In the fourth quarter of the 16th century the late-Gothic castle in Dobra has been slightly modernised under the influence of Renaissance. The curtain walls were demolished and the courtyard was probably covered with cobblestones. The façades were covered with textured plaster existing until today, accentuating the corners with characteristic smooth quoins, which are typical of the Renaissance buildings in Western Pomerania. The preserved traces indicate that the northern and southern wings were connected by a two-storey half-timbered building with a porch on the first floor at that time. A small number of window openings were modified. Probably in the fourth quarter of the 16th century, the interior underwent extensive modernisation and a number of representative rooms were created, including the so-called golden chamber (Goldenen Gemach), the walls of which were covered with wood panelling.

Bernd Joachim von Dewitz (1599-1645) was the last lord of the castle. During the Thirty Years’ War the northern wing was destroyed. The Brandenburg troops who were stationed in Dobra devastated the interior of the castle. According to historical records, the fittings of the chambers, furniture, doors, and even stoves were destroyed. The Thirty Years' War in the Duchy of Western Pomerania ended as a political, economic and demographic disaster. After the Griffin dynasty went extinct, their duchy was divided between Sweden and the Margraviate of Brandenburg. As a result of war, depredation and famine, many towns and villages were almost completely depopulated. The cost of the reconstruction and maintenance of the castle in these difficult times were too expensive for the von Dewitz family. The building was used only partially and was eventually abandoned forever.

In 1808, Karl Ludwig von Dewitz sold the castle and property in Dobra to Müller, clerk of the municipal court, and the Kamenberg brothers. Part of the castle was blown up later in the same year to obtain building materials. The inscription plaque with coats of arms was taken by Karl Friedrich Ludwig von Dewitz, who placed it over the front door of the newly built manor house in Mołdawin. In 1840, the castle and property were bought by Karl Julius Lübke, at whose request the Prussian heir apparent (later German Emperor Wilhelm I) spent 425 thalers to in 1859 on tidying up the ruins. In addition, 390 thalers were also collected for this purpose as contributions. In 1862, cleaning and protective works were carried out. Further conservation of the remains of the castle was conducted in 1906. As a result of the efforts of Lieutenant-General von Dienst, owner of the estate, a State grant was obtained in the amount of 1,200 marks, to which a certain amount was contributed by the von Dewitz family.

The ruins were cared for until 1945. Since the end of the war, no protective works have been carried out. Large fragments of the walls were destroyed.


The castle is located on a hill on the northern edge of the town, along the road leading to Nowogard. The area around the castle hill is considerably lowered and partially waterlogged to the east, north and west. The area includes a pond and ditch. The hill has the shape of a quadrilateral approximating the shape of a square with a side of 60 m. The ruins include the remains of the actual castle and the castle grounds located at a slightly lower level. The actual castle is made up of the remains of two wings: the southern wing in the form of the northern wall and the foundations of the southern wall, and the northern wall in the form of a fragment of the northern and southern wall. The remains of the former castle grounds include fragments of the outer wall and a rectangular tower situated in the north-western corner. The walls of the buildings were built of brick laid in Monk bond and Gothic bond (northern wing), Gothic bond (southern wing), and header bond (tower). The brick walls were partly complemented by stones. The peripheral walls are built of unworked stones varying in size. The corners were made of finely worked ashlars. The tower in the north-eastern corner is built of stone in its lower sections and brick in its upper section. Sections complemented during the repairs carried out in the 19th and 20th century are visible against the background of the original sections of the castle walls. The northern façade of the southern wing features the original Renaissance plasterwork: textured plaster on the face of the wall and smooth plaster in the corners accentuated by rustication. Rhombic Late-Gothic decoration made of burr brick is exposed underneath plastering. The central part of the façade features a recess terminated by a round arch, the archivolt of which rests on a distinctly profiled late-Gothic support. The section of the façade to the east of the recess is topped with an arcade frieze. Some of the late-Gothic windows topped by tented arches have been preserved. Some of them are placed in pointed-arched recesses with trefoil tracery. Some of the windows are topped by basket-handle arches. The walls of both wings feature the relics of the former staircases, vaults and ceilings.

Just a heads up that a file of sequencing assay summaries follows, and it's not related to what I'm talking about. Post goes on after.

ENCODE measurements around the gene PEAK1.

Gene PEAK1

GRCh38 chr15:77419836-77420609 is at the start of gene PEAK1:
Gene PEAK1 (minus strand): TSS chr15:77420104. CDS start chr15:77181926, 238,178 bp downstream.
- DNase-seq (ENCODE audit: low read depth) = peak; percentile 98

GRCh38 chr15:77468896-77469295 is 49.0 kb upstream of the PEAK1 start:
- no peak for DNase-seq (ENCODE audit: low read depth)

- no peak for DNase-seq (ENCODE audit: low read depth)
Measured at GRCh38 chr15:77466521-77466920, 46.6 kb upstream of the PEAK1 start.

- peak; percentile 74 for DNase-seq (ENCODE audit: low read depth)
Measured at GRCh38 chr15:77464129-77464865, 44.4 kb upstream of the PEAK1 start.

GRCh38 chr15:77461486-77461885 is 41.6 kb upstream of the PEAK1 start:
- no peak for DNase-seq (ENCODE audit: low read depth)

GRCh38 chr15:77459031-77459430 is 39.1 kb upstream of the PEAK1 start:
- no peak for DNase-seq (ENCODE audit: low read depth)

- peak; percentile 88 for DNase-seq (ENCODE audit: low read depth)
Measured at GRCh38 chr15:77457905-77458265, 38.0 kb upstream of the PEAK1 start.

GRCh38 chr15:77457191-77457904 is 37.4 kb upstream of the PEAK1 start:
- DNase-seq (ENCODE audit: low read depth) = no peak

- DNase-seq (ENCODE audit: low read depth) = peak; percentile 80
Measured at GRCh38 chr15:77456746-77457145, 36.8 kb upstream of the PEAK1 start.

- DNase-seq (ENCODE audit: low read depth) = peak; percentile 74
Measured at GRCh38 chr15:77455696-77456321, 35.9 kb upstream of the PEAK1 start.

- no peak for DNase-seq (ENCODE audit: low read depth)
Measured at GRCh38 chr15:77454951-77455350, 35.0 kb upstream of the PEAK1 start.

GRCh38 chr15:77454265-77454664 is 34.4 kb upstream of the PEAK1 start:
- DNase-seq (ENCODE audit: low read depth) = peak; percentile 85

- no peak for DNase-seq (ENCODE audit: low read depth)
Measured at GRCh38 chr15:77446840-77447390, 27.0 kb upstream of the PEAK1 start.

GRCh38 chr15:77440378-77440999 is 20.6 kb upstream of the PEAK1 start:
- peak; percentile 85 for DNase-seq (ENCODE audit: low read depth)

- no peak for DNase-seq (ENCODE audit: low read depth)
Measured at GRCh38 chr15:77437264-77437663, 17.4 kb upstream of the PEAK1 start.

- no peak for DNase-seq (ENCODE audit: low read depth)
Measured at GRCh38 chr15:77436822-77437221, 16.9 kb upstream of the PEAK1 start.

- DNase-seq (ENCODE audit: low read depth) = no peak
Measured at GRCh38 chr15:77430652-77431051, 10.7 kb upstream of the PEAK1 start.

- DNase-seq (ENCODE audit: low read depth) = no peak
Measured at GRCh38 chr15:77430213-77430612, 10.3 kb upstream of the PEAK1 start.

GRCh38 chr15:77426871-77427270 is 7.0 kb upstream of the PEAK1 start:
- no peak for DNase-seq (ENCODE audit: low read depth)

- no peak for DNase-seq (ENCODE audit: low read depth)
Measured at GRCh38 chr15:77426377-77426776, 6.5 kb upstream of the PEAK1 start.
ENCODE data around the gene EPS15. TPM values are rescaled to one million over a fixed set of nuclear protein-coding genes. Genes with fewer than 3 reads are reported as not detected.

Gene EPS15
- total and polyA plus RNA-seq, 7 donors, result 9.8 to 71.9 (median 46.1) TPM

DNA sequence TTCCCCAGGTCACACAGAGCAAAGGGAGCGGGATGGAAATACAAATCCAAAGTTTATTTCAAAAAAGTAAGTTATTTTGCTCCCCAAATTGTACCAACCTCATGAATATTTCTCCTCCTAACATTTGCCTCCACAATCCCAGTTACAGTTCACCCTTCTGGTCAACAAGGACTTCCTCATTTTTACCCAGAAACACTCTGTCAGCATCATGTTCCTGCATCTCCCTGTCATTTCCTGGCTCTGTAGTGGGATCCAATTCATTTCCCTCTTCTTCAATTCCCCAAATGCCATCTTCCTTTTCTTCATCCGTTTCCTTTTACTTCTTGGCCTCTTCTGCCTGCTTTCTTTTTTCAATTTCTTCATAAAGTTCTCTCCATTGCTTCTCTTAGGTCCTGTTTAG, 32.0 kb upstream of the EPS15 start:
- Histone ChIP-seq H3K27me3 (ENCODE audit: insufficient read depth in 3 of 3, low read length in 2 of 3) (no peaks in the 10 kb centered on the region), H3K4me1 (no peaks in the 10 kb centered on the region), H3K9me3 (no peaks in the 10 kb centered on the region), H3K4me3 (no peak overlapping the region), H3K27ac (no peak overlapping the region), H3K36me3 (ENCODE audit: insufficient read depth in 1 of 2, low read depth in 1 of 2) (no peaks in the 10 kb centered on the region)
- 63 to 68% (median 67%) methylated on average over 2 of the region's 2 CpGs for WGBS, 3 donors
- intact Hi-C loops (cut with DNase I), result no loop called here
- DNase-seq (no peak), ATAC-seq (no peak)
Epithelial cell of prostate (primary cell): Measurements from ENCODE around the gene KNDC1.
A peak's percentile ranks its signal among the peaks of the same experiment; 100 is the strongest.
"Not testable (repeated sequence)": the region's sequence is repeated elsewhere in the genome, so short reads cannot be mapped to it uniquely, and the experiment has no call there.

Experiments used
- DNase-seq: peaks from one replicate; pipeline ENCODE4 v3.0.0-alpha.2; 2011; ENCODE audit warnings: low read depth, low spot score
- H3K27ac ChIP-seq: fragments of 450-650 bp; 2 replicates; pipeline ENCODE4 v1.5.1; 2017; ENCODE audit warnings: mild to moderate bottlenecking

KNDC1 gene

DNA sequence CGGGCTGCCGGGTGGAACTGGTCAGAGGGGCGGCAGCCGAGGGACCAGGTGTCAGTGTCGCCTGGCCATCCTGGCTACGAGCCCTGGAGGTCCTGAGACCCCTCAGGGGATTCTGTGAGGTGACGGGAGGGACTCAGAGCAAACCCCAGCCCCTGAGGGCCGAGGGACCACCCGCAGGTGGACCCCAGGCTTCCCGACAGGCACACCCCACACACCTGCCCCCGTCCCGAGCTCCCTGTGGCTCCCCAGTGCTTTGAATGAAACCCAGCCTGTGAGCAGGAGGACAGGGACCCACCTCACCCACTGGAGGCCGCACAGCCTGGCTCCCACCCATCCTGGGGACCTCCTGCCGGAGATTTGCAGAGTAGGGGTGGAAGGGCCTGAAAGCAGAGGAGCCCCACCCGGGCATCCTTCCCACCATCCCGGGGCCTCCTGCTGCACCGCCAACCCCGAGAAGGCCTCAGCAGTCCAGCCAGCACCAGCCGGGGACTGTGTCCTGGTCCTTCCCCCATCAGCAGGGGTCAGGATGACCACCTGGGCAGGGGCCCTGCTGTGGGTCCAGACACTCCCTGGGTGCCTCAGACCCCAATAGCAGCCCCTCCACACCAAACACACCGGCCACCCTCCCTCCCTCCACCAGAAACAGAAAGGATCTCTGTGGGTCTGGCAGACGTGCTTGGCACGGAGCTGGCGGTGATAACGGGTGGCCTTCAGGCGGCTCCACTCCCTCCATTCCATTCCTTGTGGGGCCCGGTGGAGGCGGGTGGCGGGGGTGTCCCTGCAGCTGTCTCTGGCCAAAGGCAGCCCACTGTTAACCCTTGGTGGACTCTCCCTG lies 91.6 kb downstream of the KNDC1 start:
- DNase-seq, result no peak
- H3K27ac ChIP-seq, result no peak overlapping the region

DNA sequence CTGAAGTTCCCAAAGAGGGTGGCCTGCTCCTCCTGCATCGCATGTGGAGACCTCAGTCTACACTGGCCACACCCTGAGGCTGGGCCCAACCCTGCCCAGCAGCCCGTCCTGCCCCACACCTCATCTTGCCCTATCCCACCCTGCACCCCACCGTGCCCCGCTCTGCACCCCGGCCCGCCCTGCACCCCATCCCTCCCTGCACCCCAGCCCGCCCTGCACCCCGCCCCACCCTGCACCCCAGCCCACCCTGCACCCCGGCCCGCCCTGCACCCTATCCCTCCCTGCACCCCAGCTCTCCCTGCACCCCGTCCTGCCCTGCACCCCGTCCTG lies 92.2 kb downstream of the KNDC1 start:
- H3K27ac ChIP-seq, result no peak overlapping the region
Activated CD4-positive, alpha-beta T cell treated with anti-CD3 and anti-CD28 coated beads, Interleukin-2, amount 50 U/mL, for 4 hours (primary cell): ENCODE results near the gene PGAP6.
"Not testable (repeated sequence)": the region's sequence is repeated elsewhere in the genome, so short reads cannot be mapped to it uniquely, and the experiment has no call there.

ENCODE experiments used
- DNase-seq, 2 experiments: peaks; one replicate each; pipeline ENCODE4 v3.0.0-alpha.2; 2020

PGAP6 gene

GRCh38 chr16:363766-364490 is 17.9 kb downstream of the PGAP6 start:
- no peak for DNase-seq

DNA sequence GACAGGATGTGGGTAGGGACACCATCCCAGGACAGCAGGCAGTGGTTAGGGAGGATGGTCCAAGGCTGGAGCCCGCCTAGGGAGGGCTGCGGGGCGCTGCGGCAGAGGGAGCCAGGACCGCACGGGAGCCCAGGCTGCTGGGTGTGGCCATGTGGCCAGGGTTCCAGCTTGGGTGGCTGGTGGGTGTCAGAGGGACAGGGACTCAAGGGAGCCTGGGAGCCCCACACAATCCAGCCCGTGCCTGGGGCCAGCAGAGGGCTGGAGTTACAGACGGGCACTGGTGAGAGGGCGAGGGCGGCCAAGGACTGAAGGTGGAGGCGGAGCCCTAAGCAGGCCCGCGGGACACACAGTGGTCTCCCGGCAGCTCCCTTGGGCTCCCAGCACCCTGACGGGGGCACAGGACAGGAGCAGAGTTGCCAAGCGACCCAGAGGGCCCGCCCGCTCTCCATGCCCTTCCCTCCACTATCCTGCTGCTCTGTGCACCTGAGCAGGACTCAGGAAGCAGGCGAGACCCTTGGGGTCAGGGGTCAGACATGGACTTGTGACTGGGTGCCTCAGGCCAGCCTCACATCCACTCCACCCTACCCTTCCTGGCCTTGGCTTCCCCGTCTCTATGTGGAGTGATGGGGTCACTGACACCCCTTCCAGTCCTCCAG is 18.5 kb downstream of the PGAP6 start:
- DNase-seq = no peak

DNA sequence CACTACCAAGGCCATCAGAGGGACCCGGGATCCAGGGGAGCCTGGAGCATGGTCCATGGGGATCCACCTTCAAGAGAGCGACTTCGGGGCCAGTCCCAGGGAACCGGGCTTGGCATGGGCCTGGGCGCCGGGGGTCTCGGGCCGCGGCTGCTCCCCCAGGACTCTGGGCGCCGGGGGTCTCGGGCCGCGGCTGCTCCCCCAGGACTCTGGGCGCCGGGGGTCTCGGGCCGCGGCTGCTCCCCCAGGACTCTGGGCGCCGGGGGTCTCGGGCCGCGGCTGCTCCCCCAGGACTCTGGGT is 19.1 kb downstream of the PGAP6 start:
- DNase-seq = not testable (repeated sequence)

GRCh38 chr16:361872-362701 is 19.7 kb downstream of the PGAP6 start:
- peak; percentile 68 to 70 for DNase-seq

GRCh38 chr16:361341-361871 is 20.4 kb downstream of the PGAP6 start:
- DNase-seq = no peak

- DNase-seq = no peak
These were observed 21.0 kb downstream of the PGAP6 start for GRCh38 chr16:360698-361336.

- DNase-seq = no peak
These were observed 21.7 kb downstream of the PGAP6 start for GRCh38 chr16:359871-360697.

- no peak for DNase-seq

The structure is open to the public.

compiled by Radosław Walkiewicz, Regional Branch of the National Heritage Board of Poland in Szczecin, 27-10-2014.


  • Gerd Heinrich, Staatsdienst und Rittergut. Die Geschichte der Familie von Dewitz in Brandenburg, Mecklenburg und Pommern, Bonn, 1990
  • Radacki Zbigniew, Średniowieczne zamki Pomorza Zachodniego, Warszawa 1976
  • Wegner Ludwig, Familiengeschichte der von Dewitz, Neugard 1868
  • Karata ewidencyjna zabytku architektury i budownictwa, opr. M. Słominski, 1998, mps. w WUOZ Szczecin

Category: castle

Building material:  kamienne

Protection: Register of monuments, Monuments records

Inspire id: PL.1.9.ZIPOZ.NID_N_32_BK.114633, PL.1.9.ZIPOZ.NID_E_32_BK.408318